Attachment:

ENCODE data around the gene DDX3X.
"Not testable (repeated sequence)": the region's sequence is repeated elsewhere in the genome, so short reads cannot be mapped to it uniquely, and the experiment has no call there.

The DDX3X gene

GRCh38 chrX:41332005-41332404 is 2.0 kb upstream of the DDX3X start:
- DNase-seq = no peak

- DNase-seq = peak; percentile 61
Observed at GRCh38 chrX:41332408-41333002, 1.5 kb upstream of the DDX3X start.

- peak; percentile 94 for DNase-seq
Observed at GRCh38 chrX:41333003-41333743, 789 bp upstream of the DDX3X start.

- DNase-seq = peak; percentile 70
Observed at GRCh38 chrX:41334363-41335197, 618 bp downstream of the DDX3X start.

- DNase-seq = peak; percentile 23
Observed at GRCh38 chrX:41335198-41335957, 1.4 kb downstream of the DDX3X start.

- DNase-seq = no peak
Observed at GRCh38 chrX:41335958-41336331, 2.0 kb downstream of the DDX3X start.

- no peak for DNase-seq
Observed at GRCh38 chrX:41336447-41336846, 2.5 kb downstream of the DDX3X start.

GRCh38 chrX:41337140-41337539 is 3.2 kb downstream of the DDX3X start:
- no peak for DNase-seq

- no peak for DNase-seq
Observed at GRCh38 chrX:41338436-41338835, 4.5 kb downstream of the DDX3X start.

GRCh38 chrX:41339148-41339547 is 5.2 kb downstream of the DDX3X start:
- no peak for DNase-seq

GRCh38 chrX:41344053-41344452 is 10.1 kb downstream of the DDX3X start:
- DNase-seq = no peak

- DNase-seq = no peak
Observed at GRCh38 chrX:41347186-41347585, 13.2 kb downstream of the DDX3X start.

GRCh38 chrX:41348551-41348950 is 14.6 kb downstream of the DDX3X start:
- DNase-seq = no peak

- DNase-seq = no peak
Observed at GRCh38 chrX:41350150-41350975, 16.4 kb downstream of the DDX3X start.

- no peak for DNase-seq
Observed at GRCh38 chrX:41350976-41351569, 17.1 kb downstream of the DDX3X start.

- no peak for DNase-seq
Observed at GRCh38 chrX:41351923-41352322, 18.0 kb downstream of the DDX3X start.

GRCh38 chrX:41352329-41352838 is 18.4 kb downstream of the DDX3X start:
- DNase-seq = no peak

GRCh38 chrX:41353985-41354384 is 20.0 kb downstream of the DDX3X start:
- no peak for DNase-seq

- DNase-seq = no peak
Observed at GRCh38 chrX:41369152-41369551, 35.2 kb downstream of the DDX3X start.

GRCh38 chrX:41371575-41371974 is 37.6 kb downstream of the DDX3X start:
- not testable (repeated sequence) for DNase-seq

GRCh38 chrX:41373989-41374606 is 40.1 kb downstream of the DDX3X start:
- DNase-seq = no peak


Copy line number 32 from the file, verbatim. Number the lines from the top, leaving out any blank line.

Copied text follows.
- no peak for DNase-seq